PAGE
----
In 1988, the New York State Task Force on Life and the Law unanimously concluded that New York should discourage traditional and gestational surrogacy agreements. In 1992, the New York State Legislature adopted that recommendation, declaring all surrogacy agreements void and unenforceable.

The Law Today in New York

As it stands now, New York prohibits surrogacy contracts, whether traditional or gestational, compensated or uncompensated.
Intended parents and surrogates (including their spouses) are subject to a $500 fine for participating in a compensated surrogacy contract. Third parties who assist in the formation of a compensated surrogacy contract and receive compensation are subject to a civil penalty of up to $10,000 and forfeiture of fees received. If the third party was previously subject to the civil penalty, he or she runs the risk of felony charges for a second offense. There are no fines or criminal sanctions associated with an uncompensated surrogacy arrangement, however, uncompensated surrogacy agreements, like compensated surrogacy agreements, are unenforceable, leaving both intended parents and surrogates without redress when an agreement goes awry.
There is no presumption that an intended parent is the legal parent of a child born through surrogacy in New York. The presumption is that the birth mother, meaning the surrogate, is the legal mother of a child born in New York—regardless of genetics. Thus, a surrogate, without a genetic relationship to the child, may attempt to claim custody as the legal mother. Even where there is no such claim, the intended parents must go through the judicial system to establish parentage. Non-genetically related intended parents must go through a formal adoption process.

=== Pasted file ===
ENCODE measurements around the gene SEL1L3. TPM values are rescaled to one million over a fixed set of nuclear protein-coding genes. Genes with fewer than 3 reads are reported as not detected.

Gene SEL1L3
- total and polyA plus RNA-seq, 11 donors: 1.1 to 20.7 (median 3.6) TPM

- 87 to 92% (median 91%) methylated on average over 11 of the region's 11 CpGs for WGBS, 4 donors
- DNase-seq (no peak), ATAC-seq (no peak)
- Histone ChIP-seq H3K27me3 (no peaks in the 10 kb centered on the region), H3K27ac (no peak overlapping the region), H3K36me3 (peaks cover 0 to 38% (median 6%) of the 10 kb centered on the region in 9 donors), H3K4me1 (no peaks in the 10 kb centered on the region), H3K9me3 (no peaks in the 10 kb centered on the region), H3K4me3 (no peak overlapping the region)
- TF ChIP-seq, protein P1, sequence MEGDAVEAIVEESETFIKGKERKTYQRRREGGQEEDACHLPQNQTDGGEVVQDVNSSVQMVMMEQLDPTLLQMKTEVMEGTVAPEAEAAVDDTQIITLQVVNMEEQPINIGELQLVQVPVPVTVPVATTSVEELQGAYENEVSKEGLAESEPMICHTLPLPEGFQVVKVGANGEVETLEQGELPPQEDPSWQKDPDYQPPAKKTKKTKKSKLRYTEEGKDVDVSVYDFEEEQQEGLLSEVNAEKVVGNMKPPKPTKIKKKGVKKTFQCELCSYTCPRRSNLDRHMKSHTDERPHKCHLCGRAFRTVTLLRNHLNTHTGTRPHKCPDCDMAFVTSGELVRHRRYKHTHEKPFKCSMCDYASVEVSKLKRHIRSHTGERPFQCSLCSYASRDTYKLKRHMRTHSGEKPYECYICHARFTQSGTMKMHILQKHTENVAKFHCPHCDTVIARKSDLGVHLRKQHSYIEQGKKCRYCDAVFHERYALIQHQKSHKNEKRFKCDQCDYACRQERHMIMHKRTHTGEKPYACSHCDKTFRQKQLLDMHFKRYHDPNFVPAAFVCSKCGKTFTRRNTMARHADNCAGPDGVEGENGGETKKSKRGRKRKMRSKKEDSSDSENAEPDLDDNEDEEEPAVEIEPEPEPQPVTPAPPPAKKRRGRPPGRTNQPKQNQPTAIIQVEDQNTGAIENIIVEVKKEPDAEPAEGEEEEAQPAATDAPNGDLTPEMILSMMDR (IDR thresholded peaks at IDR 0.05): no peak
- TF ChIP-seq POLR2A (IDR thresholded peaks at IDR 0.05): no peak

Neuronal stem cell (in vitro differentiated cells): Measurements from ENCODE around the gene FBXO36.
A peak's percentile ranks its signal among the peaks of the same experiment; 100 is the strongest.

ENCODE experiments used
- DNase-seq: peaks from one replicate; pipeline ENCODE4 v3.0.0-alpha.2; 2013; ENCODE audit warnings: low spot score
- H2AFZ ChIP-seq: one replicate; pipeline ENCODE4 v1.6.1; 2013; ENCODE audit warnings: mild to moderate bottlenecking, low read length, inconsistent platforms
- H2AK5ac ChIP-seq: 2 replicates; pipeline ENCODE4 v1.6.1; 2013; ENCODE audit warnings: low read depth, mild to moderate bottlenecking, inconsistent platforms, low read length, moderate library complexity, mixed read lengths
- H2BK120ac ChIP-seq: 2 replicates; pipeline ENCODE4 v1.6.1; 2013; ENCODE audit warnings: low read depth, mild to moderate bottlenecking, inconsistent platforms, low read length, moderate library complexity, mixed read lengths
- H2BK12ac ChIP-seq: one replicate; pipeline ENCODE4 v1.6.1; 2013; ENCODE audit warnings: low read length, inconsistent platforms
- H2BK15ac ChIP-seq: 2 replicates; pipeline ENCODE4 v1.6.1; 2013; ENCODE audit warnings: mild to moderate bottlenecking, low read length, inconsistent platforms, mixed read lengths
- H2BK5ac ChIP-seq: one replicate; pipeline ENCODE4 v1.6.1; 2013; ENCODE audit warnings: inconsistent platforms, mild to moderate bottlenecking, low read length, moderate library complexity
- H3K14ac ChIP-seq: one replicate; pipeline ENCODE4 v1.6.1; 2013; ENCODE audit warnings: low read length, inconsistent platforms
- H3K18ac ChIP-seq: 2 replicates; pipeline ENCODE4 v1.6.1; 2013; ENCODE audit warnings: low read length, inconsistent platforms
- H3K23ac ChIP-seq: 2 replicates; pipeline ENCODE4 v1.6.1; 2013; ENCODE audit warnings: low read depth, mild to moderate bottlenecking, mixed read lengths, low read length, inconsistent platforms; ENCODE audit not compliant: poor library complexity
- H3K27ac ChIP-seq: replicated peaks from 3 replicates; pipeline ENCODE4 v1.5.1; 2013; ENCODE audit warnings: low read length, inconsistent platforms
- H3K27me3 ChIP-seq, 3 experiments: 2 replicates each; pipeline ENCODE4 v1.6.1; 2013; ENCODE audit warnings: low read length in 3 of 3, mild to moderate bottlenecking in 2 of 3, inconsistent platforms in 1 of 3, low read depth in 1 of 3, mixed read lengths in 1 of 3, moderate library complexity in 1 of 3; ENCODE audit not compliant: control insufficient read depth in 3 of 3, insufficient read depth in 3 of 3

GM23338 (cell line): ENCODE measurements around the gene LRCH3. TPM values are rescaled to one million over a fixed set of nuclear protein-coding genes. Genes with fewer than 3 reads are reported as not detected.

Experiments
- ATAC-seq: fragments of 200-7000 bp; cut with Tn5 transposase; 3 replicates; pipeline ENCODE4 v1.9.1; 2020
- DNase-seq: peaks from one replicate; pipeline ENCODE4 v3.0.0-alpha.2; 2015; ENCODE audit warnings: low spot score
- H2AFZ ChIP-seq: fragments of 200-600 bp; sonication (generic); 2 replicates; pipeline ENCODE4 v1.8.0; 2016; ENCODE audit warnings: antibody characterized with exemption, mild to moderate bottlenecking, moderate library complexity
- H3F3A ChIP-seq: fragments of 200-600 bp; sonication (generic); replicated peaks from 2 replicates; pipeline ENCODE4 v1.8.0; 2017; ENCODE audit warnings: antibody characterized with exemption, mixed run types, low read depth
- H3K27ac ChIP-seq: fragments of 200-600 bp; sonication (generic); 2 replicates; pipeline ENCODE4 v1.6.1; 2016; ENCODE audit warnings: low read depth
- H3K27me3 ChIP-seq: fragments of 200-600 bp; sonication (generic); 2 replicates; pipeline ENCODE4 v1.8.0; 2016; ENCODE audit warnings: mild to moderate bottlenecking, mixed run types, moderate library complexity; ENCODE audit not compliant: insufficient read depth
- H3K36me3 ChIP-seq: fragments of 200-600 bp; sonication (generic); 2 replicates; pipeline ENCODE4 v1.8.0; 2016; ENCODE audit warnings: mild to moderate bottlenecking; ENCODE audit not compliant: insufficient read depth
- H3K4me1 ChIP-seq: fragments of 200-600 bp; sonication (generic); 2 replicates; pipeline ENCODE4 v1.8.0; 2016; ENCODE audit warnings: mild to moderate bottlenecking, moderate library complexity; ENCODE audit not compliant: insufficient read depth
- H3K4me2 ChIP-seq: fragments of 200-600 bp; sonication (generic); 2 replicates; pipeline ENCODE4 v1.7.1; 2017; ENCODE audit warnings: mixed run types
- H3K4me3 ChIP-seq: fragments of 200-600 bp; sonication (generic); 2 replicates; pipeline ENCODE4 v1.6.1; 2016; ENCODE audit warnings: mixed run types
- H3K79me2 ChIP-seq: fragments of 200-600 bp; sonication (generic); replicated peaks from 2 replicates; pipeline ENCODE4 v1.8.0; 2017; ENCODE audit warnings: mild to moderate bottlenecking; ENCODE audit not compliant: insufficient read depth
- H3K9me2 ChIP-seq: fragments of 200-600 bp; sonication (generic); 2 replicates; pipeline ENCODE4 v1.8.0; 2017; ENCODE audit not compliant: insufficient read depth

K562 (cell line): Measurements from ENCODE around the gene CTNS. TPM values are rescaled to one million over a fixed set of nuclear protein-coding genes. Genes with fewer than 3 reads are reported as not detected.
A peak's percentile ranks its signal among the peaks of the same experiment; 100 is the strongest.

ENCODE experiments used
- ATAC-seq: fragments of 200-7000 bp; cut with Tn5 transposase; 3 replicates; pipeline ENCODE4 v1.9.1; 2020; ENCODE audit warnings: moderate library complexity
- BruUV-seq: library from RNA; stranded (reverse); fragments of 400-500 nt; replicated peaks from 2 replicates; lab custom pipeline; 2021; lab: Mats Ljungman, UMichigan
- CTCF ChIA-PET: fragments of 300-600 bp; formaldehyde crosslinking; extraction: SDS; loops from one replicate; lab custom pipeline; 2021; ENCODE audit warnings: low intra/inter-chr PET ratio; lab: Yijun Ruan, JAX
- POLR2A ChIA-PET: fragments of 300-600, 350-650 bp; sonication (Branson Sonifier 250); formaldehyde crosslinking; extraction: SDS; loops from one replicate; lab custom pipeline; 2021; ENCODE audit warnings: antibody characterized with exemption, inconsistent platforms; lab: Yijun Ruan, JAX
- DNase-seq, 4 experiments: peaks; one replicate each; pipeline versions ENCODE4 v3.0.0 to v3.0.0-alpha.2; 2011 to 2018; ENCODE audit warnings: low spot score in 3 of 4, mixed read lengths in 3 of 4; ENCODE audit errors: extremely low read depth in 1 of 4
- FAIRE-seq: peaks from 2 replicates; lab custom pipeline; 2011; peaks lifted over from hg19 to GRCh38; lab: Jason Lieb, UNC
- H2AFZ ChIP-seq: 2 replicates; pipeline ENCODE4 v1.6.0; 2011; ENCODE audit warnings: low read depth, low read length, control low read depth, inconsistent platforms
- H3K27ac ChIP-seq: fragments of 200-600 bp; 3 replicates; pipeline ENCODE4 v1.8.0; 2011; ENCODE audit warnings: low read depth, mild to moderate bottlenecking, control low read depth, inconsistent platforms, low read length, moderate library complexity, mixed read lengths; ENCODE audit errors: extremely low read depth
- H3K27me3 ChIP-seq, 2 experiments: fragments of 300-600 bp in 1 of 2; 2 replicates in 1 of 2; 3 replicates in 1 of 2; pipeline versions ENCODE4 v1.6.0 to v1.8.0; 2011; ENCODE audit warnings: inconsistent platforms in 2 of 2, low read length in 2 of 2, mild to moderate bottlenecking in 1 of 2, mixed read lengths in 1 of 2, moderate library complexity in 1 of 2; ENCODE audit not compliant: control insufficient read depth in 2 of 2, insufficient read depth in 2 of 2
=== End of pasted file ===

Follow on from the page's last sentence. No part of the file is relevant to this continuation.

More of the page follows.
For genetically-related intended parents, the process is a bit different. A genetically-related intended father may establish paternity, either during the surrogate’s pregnancy or after the birth, through statutory acknowledgement or a filiation proceeding. A genetically-related intended mother, however, must wait until after the child’s birth to establish parentage either through formal adoption or by way of a declaratory judgment under CPLR §3001. Delays in determinations of parentage are common, which can create a plethora of issues, including those relating to health insurance and inheritance rights.